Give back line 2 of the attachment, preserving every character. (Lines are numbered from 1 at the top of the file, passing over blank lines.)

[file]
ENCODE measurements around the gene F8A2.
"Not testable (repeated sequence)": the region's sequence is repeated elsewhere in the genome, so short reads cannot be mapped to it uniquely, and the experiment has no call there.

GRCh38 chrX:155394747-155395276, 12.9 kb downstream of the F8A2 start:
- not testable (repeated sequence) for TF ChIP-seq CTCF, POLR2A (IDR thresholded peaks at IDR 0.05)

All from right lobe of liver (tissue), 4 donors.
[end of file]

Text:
"Not testable (repeated sequence)": the region's sequence is repeated elsewhere in the genome, so short reads cannot be mapped to it uniquely, and the experiment has no call there.